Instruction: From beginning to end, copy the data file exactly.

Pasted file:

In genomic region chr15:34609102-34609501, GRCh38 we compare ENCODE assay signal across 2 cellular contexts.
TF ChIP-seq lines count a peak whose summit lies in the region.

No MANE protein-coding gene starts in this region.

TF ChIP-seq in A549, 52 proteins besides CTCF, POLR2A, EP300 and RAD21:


In genomic region chr15:34609102-34609501, GRCh38 we compare ENCODE assay signal across 2 cellular contexts.
TF ChIP-seq lines count a peak whose summit lies in the region.

No MANE protein-coding gene starts in this region.

TF ChIP-seq in A549, 52 proteins besides CTCF, POLR2A, EP300 and RAD21: